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Pre-Veterinary Medicine is for those students who have an eye on veterinary school. Veterinarians are skilled at caring for animals—diagnosing and treating their health problems, preventing those problems from happening—basically ensuring these critters' well-being. Vets often choose between working with small animals and working with larger ones (such as farm animals), but there are plenty of vets who are capable of working with all sizes.

Pre-Veterinary Medicine programs at most colleges encompass science and math courses that most veterinary schools require for admittance. Biology, chemistry, organic chemistry, and other courses will form a large part of your curriculum, as well as classes in animal sciences and zoology. Getting involved in an internship or volunteering in a vet’s office are both great ways to augment your studies and get a little experience before veterinary school.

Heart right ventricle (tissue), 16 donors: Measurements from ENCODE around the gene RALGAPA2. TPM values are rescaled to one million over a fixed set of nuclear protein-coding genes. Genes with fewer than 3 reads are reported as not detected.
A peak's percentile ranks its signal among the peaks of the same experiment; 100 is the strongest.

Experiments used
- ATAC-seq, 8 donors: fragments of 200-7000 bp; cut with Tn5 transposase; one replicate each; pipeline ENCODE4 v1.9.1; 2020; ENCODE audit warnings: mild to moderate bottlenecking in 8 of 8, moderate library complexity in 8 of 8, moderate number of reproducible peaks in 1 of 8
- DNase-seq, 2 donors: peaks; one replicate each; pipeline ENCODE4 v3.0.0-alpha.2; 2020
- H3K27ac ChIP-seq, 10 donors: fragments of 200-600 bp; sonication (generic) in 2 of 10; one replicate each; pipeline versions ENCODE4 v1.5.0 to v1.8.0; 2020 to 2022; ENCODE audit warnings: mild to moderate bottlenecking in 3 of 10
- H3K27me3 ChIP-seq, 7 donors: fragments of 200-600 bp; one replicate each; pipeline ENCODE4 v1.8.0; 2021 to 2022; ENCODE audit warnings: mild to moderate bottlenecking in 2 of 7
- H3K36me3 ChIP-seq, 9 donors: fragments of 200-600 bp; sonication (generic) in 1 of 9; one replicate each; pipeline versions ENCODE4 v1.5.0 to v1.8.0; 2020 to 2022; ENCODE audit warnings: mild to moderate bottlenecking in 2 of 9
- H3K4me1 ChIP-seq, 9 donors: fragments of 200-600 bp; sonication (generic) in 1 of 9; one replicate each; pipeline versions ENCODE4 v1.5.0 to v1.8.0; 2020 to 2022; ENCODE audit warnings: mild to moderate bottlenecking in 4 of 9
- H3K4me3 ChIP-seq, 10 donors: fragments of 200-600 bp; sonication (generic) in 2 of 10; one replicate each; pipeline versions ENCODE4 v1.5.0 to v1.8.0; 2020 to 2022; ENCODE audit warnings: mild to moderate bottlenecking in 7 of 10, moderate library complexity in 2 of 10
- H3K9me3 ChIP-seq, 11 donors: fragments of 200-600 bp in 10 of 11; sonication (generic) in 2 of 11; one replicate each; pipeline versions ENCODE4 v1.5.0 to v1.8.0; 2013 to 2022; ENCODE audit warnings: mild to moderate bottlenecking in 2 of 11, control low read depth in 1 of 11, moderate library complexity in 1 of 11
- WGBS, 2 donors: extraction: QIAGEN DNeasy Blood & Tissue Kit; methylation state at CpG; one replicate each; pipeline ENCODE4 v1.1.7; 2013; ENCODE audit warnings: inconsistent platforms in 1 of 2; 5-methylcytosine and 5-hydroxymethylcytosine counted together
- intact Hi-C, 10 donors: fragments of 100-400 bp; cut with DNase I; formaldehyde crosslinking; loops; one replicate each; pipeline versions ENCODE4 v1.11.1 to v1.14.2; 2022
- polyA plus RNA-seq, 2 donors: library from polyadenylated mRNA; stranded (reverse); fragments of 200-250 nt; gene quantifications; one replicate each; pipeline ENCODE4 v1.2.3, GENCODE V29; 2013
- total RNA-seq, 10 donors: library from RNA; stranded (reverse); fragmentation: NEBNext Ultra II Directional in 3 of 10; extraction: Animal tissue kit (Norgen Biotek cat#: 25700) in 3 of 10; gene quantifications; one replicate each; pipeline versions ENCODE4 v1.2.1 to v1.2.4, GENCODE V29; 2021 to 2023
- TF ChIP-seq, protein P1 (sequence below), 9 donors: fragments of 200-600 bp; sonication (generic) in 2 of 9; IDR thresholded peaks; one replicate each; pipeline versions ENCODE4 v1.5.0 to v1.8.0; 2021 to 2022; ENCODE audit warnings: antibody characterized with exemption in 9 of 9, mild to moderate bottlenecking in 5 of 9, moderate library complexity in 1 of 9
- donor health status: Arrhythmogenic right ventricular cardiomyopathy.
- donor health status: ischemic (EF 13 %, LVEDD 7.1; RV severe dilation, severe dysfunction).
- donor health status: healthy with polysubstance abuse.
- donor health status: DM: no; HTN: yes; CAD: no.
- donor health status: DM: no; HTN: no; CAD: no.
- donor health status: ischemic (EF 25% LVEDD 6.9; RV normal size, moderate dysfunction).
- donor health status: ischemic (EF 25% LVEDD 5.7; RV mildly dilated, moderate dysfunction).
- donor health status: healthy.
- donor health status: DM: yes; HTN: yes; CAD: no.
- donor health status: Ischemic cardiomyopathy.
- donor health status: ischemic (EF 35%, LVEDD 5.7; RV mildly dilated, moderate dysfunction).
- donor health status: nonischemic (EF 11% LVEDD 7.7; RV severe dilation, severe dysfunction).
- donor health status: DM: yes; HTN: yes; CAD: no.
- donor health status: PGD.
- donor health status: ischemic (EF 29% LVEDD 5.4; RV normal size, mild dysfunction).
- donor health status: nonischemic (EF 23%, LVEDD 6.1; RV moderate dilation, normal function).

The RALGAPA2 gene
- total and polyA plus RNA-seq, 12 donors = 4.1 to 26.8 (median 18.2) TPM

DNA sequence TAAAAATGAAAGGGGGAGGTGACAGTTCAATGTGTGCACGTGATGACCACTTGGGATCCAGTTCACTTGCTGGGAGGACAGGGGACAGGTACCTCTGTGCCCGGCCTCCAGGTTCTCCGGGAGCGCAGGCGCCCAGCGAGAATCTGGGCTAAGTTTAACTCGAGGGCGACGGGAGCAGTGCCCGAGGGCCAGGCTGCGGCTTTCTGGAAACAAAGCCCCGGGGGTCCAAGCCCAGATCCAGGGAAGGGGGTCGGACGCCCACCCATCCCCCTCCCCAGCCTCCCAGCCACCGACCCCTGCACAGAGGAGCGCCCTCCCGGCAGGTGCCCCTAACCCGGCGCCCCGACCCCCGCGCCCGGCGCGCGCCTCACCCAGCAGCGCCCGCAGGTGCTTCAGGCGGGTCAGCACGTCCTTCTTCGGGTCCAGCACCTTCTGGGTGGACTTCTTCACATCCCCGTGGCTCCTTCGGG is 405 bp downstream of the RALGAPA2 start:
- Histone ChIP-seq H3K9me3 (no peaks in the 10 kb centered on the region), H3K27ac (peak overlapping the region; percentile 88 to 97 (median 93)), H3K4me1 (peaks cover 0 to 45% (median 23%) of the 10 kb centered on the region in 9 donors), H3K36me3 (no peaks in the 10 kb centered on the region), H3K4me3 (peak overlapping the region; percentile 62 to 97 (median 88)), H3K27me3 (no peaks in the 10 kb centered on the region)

Most veterinary schools don’t require you to major in Pre-Veterinary Medicine. The most important things schools look for is a strong background in science and math—and, if possible, actual veterinary observation or experience.


  • Undergraduate:

  • Veterinary School:

  • Anatomy of Companion Animals

  • Animal Sciences

  • Biology

  • Equine Surgery

  • General Chemistry

  • Genetics

  • Infectious Diseases and Preventive Medicine

  • Math

  • Microscopic Anatomy

  • Organic Chemistry

  • Pathogenic Microbiology

  • Pathology and Immunology

  • Physics

  • Principles of Morphology

  • Small Animal Soft Tissue Surgery

  • Veterinary Immunology


Pre-Veterinary Medicine will require a great deal of math and science, so now’s your chance to get prepared—biology, chemistry, calculus, and other advanced courses will be your best bets. Courses dealing with animals—such as husbandry courses, if you live in a rural area—will be of obvious help to your getting a head start on your college curriculum.